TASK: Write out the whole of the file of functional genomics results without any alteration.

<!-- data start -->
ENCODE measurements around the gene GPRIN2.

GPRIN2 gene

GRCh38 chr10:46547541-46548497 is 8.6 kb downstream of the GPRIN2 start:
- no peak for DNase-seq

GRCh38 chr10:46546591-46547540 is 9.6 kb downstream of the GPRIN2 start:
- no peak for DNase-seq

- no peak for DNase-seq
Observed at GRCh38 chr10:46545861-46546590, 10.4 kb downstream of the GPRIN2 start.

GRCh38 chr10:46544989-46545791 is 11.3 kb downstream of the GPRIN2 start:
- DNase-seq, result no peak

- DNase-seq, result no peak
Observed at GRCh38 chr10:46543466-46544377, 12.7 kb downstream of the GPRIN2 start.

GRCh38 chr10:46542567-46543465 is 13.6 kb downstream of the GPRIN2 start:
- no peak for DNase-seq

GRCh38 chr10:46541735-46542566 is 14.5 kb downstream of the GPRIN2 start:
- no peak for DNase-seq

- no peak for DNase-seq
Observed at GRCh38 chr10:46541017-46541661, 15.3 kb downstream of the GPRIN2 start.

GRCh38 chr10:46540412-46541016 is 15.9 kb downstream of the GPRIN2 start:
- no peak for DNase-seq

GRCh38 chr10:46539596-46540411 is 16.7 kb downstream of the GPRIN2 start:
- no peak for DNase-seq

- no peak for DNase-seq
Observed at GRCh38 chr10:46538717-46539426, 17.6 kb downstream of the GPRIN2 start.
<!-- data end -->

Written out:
ENCODE measurements around the gene GPRIN2.

GPRIN2 gene

GRCh38 chr10:46547541-46548497 is 8.6 kb downstream of the GPRIN2 start:
- no peak for DNase-seq

GRCh38 chr10:46546591-46547540 is 9.6 kb downstream of the GPRIN2 start:
- no peak for DNase-seq

- no peak for DNase-seq
Observed at GRCh38 chr10:46545861-46546590, 10.4 kb downstream of the GPRIN2 start.

GRCh38 chr10:46544989-46545791 is 11.3 kb downstream of the GPRIN2 start:
- DNase-seq, result no peak

- DNase-seq, result no peak
Observed at GRCh38 chr10:46543466-46544377, 12.7 kb downstream of the GPRIN2 start.

GRCh38 chr10:46542567-46543465 is 13.6 kb downstream of the GPRIN2 start:
- no peak for DNase-seq

GRCh38 chr10:46541735-46542566 is 14.5 kb downstream of the GPRIN2 start:
- no peak for DNase-seq

- no peak for DNase-seq
Observed at GRCh38 chr10:46541017-46541661, 15.3 kb downstream of the GPRIN2 start.

GRCh38 chr10:46540412-46541016 is 15.9 kb downstream of the GPRIN2 start:
- no peak for DNase-seq

GRCh38 chr10:46539596-46540411 is 16.7 kb downstream of the GPRIN2 start:
- no peak for DNase-seq

- no peak for DNase-seq
Observed at GRCh38 chr10:46538717-46539426, 17.6 kb downstream of the GPRIN2 start.